UKHeliBob: What type of 9V battery would that be ?

A PP3 (rectangular with terminals on the top) will not provide enough current even for the Arduino for very long, let alone the servos

I was thinking about that one, but since you say it can´t be, is there any that is portable?

is there any that is portable?

4 AAs would be more suitable, but much heavier, of course

UKHeliBob: 4 AAs would be more suitable, but much heavier, of course

Thank you, ill change my structure so the batteries can fit. About the problem in the code/connections, are you able to help me find my error? I'm still thinking that i should change to Arduino UNO, since everyone does the gimbals with it, but that would cost me 1 more month waiting for it to arrive. But before I make that decision, i would like to fight a bit more with the leonardo.

Filipe-Moleiro:
Thank you, ill change my structure so the batteries can fit.
About the problem in the code/connections, are you able to help me find my error? I’m still thinking that i should change to Arduino UNO, since everyone does the gimbals with it, but that would cost me 1 more month waiting for it to arrive. But before I make that decision, i would like to fight a bit more with the leonardo.

I don’t see a problem with using an leonardo
Try this code and tell me if it works for you reading the MPU6050

This is my version of the demo sketch with some fixes we discovered

Z
If this works we are in business and I can further assist you.

MPU6050_Latest_code_Leonardo_int_pin_7.ino (7.98 KB)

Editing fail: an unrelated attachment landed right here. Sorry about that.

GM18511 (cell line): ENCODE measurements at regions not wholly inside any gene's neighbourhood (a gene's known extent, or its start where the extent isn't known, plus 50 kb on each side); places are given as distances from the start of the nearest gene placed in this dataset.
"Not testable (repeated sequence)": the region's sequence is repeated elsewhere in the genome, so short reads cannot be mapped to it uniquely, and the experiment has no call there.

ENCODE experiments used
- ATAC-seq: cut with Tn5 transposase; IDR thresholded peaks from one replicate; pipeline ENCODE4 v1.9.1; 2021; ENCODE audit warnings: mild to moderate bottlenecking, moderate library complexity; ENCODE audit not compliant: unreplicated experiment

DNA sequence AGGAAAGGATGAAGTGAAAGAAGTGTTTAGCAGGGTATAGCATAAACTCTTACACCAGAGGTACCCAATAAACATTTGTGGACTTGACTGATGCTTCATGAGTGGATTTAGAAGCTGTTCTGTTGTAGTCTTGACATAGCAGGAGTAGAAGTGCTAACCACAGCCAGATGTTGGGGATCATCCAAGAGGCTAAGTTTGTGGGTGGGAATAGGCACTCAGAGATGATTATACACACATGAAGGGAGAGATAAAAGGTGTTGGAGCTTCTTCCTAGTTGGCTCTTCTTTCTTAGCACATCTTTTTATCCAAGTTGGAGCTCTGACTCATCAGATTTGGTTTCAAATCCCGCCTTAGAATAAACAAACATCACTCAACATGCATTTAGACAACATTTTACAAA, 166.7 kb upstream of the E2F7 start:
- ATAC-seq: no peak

Filipe-Moleiro: Sorry for the inconvenience, but the code is too big, so instead ill provide you the code as an attachment.

The reason the servo doesn't work is because there is no code in there that even tries to do anything with a servo.

Steve

zhomeslice: I don't see a problem with using an leonardo Try this code and tell me if it works for you reading the MPU6050

This is my version of the demo sketch with some fixes we discovered

Z If this works we are in business and I can further assist you.

Tried your code, but this error appears.

'getGravity' was not declared in this scope

Ah yes I did add an alternate function for get gravity elsewhere. I made corrections to use the native version found in the MPU6050_6Axis_MotionApps20.h

now with that working :slight_smile: your values will be drifting a little

Get the calibration values for the MPU6050 calibration code I’m attaching also

you will find the MPU6050 much more stable now.

How this code works.
your MPU6050 triggers an interrupt about ever 10ms to let you know the DMP is ready. it triggers the i2c bus request to get the 42 bytes of data stored in the FIFO buffer which has lots of data available for you to use.

  Default MotionApps v2.0 42-byte FIFO packet structure:    
 [QUAT W][      ][QUAT X][      ][QUAT Y][      ][QUAT Z][      ][GYRO X][      ][GYRO Y][      ] [GYRO Z][      ][ACC X ][      ][ACC Y ][      ][ACC Z ][      ][      ]    
  0   1   2   3   4   5   6   7   8   9   10  11  12  13  14  15  16  17  18  19  20  21  22  23   24  25  26  27  28  29  30  31  32  33  34  35  36  37  38  39  40  41